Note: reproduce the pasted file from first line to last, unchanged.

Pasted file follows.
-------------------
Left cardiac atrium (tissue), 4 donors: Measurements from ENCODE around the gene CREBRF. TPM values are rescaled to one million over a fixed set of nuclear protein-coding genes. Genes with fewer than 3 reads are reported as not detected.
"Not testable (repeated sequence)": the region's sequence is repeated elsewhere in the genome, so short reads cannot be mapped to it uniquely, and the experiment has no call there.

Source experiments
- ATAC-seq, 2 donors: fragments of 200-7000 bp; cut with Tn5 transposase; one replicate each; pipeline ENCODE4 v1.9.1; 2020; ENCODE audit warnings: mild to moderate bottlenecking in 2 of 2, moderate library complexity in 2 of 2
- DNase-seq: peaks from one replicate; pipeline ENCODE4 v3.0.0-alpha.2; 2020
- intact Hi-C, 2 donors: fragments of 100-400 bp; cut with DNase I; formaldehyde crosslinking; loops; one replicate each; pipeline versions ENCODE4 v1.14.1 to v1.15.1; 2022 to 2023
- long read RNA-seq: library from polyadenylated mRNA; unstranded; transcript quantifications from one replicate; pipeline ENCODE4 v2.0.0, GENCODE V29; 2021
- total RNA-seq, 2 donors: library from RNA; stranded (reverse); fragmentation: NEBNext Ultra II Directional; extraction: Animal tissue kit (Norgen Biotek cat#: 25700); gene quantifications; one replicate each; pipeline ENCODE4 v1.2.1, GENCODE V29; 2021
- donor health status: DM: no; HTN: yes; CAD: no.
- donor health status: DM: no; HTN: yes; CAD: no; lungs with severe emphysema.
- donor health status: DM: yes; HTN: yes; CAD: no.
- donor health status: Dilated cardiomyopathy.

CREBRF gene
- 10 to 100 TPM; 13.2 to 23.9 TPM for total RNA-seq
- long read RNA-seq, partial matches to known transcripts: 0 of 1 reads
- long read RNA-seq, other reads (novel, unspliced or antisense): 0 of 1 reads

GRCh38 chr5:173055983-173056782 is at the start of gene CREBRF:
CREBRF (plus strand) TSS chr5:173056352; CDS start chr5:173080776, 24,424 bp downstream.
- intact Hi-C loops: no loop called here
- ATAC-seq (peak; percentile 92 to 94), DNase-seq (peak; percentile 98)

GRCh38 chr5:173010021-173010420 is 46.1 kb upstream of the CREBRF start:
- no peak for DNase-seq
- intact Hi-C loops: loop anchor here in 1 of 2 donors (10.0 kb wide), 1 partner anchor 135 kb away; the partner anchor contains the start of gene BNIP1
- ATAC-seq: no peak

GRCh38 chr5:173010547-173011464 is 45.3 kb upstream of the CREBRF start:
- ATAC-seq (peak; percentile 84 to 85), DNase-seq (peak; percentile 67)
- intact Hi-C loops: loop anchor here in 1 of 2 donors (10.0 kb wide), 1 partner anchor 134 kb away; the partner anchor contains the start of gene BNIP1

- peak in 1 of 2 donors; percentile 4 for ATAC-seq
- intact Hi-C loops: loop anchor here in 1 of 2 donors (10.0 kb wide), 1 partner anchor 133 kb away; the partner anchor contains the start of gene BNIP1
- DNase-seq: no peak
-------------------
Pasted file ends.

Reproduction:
Left cardiac atrium (tissue), 4 donors: Measurements from ENCODE around the gene CREBRF. TPM values are rescaled to one million over a fixed set of nuclear protein-coding genes. Genes with fewer than 3 reads are reported as not detected.
"Not testable (repeated sequence)": the region's sequence is repeated elsewhere in the genome, so short reads cannot be mapped to it uniquely, and the experiment has no call there.

Source experiments
- ATAC-seq, 2 donors: fragments of 200-7000 bp; cut with Tn5 transposase; one replicate each; pipeline ENCODE4 v1.9.1; 2020; ENCODE audit warnings: mild to moderate bottlenecking in 2 of 2, moderate library complexity in 2 of 2
- DNase-seq: peaks from one replicate; pipeline ENCODE4 v3.0.0-alpha.2; 2020
- intact Hi-C, 2 donors: fragments of 100-400 bp; cut with DNase I; formaldehyde crosslinking; loops; one replicate each; pipeline versions ENCODE4 v1.14.1 to v1.15.1; 2022 to 2023
- long read RNA-seq: library from polyadenylated mRNA; unstranded; transcript quantifications from one replicate; pipeline ENCODE4 v2.0.0, GENCODE V29; 2021
- total RNA-seq, 2 donors: library from RNA; stranded (reverse); fragmentation: NEBNext Ultra II Directional; extraction: Animal tissue kit (Norgen Biotek cat#: 25700); gene quantifications; one replicate each; pipeline ENCODE4 v1.2.1, GENCODE V29; 2021
- donor health status: DM: no; HTN: yes; CAD: no.
- donor health status: DM: no; HTN: yes; CAD: no; lungs with severe emphysema.
- donor health status: DM: yes; HTN: yes; CAD: no.
- donor health status: Dilated cardiomyopathy.

CREBRF gene
- 10 to 100 TPM; 13.2 to 23.9 TPM for total RNA-seq
- long read RNA-seq, partial matches to known transcripts: 0 of 1 reads
- long read RNA-seq, other reads (novel, unspliced or antisense): 0 of 1 reads

GRCh38 chr5:173055983-173056782 is at the start of gene CREBRF:
CREBRF (plus strand) TSS chr5:173056352; CDS start chr5:173080776, 24,424 bp downstream.
- intact Hi-C loops: no loop called here
- ATAC-seq (peak; percentile 92 to 94), DNase-seq (peak; percentile 98)

GRCh38 chr5:173010021-173010420 is 46.1 kb upstream of the CREBRF start:
- no peak for DNase-seq
- intact Hi-C loops: loop anchor here in 1 of 2 donors (10.0 kb wide), 1 partner anchor 135 kb away; the partner anchor contains the start of gene BNIP1
- ATAC-seq: no peak

GRCh38 chr5:173010547-173011464 is 45.3 kb upstream of the CREBRF start:
- ATAC-seq (peak; percentile 84 to 85), DNase-seq (peak; percentile 67)
- intact Hi-C loops: loop anchor here in 1 of 2 donors (10.0 kb wide), 1 partner anchor 134 kb away; the partner anchor contains the start of gene BNIP1

- peak in 1 of 2 donors; percentile 4 for ATAC-seq
- intact Hi-C loops: loop anchor here in 1 of 2 donors (10.0 kb wide), 1 partner anchor 133 kb away; the partner anchor contains the start of gene BNIP1
- DNase-seq: no peak